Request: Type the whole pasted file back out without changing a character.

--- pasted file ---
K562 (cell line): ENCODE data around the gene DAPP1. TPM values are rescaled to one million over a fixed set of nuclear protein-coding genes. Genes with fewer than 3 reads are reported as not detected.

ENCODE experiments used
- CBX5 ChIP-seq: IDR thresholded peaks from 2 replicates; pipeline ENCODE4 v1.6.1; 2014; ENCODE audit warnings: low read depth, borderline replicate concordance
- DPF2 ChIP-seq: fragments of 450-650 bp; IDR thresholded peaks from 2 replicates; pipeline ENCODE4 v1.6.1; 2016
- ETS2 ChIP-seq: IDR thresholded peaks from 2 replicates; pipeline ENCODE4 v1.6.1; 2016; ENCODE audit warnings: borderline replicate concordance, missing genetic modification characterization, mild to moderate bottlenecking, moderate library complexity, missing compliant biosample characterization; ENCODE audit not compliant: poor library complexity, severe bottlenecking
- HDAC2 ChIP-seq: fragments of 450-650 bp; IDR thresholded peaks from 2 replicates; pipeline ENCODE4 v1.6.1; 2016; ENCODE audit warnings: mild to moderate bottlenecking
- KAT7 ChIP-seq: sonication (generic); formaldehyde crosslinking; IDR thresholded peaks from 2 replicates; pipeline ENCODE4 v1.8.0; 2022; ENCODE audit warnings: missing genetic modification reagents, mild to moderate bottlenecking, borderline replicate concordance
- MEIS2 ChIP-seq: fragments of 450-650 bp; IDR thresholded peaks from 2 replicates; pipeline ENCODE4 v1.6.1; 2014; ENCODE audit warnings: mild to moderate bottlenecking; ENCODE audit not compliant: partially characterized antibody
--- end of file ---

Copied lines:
K562 (cell line): ENCODE data around the gene DAPP1. TPM values are rescaled to one million over a fixed set of nuclear protein-coding genes. Genes with fewer than 3 reads are reported as not detected.

ENCODE experiments used
- CBX5 ChIP-seq: IDR thresholded peaks from 2 replicates; pipeline ENCODE4 v1.6.1; 2014; ENCODE audit warnings: low read depth, borderline replicate concordance
- DPF2 ChIP-seq: fragments of 450-650 bp; IDR thresholded peaks from 2 replicates; pipeline ENCODE4 v1.6.1; 2016
- ETS2 ChIP-seq: IDR thresholded peaks from 2 replicates; pipeline ENCODE4 v1.6.1; 2016; ENCODE audit warnings: borderline replicate concordance, missing genetic modification characterization, mild to moderate bottlenecking, moderate library complexity, missing compliant biosample characterization; ENCODE audit not compliant: poor library complexity, severe bottlenecking
- HDAC2 ChIP-seq: fragments of 450-650 bp; IDR thresholded peaks from 2 replicates; pipeline ENCODE4 v1.6.1; 2016; ENCODE audit warnings: mild to moderate bottlenecking
- KAT7 ChIP-seq: sonication (generic); formaldehyde crosslinking; IDR thresholded peaks from 2 replicates; pipeline ENCODE4 v1.8.0; 2022; ENCODE audit warnings: missing genetic modification reagents, mild to moderate bottlenecking, borderline replicate concordance
- MEIS2 ChIP-seq: fragments of 450-650 bp; IDR thresholded peaks from 2 replicates; pipeline ENCODE4 v1.6.1; 2014; ENCODE audit warnings: mild to moderate bottlenecking; ENCODE audit not compliant: partially characterized antibody